He regularly excommunicates me for bad puns (yet the awful songs my husband spams his Facebook with have not yet gotten *him* excommunicated - riddle me that, Batman) and knowing my dislike for brussel sprouts, liver, and zucchini, will say it's on the menu for our next church supper.
As I grew up in the church, pastors were to be revered - you never referred to them, even outside church, without the "pastor" title.
Rod is not that kind of pastor.
Rod is the kind of pastor that wraps the little kids up in his arms, begins to rock them back and forth while singing "You're in the hugging machine, the hugging machine, the Hugen hugging machine!" (This prompted my friend Jen's son Eli to exclaim "Mom! It's Hugging Machine! Hugging Machine is back!!" after Rod returned from a vacation lasting several weeks.)
He has recognized his past mistakes and is grateful to have been forgiven for them. When he brings them up in a sermon, it's a comforting reminder that he isn't perfect and we aren't, either.
After over forty years married to the same lovely, sweet woman, he regularly extolls "the reasons my wife is awesome" on Facebook at least once a week, complete with a number that seems random but according to him, isn't.
When my husband lost his dad in October of 2018, just over a week after I turned forty (I sometimes still feel sad knowing he was around for my birthday but missed my husband's and mother-in-law's), Rod was the person we called.
He came over to our messy, dog filled house and ignored our grumpy, growling, barking Chihuahua and our "strangers are just friends I haven't met yet" lab-pit bull mix, pulled up a chair at the kitchen table and helped bring some peace to us both on that awful day.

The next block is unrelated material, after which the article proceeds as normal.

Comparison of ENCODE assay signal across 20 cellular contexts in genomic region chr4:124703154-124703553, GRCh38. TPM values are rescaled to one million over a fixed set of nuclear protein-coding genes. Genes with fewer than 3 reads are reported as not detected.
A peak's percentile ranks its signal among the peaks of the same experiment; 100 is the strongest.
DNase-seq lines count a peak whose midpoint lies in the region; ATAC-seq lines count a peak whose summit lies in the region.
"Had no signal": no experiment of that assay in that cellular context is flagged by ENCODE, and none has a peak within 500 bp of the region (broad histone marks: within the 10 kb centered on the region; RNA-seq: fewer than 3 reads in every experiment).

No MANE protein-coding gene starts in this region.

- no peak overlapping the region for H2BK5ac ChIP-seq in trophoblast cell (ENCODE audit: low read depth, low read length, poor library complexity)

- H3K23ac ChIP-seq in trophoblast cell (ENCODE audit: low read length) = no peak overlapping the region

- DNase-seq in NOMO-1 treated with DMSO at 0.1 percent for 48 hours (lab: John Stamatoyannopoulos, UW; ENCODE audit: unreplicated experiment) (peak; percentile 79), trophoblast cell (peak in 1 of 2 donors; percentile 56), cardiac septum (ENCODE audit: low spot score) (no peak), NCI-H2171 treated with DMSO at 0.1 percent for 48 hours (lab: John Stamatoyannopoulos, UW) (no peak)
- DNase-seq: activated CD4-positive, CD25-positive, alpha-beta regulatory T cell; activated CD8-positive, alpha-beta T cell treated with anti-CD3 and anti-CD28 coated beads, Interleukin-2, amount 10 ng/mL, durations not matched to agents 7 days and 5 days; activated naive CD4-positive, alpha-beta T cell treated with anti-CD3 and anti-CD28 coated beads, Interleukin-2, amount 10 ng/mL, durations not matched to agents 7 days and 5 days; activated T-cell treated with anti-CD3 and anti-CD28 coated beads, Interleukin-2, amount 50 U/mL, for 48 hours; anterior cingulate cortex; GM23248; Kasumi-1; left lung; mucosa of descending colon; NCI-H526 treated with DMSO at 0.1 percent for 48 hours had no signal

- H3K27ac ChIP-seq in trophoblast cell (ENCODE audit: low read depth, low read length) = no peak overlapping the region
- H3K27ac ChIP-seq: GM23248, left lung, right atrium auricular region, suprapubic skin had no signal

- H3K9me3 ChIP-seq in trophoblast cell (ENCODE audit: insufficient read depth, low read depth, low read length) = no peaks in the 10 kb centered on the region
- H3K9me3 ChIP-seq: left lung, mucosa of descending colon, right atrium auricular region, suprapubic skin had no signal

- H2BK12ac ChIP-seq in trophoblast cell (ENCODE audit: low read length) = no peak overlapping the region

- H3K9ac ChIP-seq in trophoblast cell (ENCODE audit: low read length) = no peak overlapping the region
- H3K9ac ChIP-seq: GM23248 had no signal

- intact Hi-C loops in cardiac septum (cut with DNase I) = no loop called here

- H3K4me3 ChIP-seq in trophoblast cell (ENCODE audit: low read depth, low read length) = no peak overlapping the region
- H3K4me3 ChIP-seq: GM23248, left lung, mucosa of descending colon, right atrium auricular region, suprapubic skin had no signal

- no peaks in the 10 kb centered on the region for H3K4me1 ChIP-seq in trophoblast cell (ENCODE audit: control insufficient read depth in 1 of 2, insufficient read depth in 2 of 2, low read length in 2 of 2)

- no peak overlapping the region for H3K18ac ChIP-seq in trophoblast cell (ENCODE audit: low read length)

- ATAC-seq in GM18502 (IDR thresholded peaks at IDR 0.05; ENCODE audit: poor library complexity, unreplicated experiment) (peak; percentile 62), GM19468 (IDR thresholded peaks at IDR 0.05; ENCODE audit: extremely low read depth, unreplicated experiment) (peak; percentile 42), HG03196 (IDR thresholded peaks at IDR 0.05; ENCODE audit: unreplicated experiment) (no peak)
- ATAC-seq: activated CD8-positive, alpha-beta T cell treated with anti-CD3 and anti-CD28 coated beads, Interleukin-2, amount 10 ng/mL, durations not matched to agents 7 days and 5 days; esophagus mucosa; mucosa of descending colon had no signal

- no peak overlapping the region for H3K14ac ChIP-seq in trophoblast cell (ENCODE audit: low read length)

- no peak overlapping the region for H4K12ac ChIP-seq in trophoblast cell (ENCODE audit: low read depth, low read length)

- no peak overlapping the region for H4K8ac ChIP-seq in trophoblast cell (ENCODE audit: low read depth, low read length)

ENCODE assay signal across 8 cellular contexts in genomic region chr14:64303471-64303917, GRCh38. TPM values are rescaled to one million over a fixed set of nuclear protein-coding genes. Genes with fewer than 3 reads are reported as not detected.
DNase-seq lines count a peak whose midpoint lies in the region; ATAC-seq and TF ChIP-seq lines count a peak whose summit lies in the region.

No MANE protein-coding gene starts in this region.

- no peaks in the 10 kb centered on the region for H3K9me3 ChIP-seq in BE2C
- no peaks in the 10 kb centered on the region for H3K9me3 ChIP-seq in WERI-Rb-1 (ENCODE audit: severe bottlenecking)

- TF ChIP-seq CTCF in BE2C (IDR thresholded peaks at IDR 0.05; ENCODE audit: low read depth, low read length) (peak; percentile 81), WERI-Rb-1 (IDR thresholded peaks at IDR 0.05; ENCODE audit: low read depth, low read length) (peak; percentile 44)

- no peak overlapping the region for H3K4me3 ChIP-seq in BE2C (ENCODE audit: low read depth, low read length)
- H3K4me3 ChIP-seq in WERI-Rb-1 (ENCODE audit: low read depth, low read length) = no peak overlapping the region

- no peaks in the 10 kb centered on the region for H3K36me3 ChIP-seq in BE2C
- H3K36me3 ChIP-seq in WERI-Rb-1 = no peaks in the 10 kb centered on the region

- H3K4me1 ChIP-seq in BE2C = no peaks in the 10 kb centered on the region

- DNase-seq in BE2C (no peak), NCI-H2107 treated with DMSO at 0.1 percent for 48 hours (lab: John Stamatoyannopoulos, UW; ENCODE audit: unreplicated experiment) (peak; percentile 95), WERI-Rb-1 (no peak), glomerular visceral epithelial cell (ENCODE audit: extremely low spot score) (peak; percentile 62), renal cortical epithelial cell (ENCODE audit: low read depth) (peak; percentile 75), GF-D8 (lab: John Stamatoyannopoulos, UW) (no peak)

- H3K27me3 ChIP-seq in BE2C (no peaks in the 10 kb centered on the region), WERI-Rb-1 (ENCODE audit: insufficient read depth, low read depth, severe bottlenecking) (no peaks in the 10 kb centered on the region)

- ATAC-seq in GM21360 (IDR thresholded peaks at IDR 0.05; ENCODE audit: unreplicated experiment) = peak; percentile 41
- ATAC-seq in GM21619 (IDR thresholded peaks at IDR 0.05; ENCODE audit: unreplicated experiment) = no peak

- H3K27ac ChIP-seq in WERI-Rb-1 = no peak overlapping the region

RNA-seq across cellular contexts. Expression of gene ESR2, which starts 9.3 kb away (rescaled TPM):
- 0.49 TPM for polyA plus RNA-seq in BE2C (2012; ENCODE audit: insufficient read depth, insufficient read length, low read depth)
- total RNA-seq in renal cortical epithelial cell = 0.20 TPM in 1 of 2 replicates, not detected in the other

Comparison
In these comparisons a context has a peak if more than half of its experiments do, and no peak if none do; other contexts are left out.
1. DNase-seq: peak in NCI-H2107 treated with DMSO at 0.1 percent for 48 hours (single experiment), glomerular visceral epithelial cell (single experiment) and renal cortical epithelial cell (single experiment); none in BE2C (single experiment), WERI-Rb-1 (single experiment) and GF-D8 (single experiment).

When my father in law was in the hospital with the cancer that would have taken him if his heart hadn't given out first, Rod went to visit him. They became friends, a couple of old guys enjoying each other's company.
My father in law opened up to Rod in ways he didn't to most people. He talked about how proud he was of both of us, and how he wanted to make the most of what time he had left. He knew, somehow, that he didn't have much.
We sang old hymns and classic country songs in the church kitchen one night - my husband's clear tenor, Rod's baritone, my quavery alto in some semblance of harmony. It was magical.
"If the Lord's willing, it doesn't matter if the creek rises or not," he has often told both of us. I carry that with me to work when my client is discouraged about her physical or mental ailments. And I remember it myself in my dark moments, and it helps keep me going.
Thank you, Rod.
I owe you more than I could ever put into words.